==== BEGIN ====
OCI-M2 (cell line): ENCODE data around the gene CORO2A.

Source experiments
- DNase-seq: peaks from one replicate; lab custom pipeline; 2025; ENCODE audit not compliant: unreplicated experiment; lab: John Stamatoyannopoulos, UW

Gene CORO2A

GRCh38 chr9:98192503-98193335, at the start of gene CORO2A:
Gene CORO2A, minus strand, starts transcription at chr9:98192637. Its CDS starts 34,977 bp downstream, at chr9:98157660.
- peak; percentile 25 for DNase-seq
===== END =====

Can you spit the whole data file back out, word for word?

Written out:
OCI-M2 (cell line): ENCODE data around the gene CORO2A.

Source experiments
- DNase-seq: peaks from one replicate; lab custom pipeline; 2025; ENCODE audit not compliant: unreplicated experiment; lab: John Stamatoyannopoulos, UW

Gene CORO2A

GRCh38 chr9:98192503-98193335, at the start of gene CORO2A:
Gene CORO2A, minus strand, starts transcription at chr9:98192637. Its CDS starts 34,977 bp downstream, at chr9:98157660.
- peak; percentile 25 for DNase-seq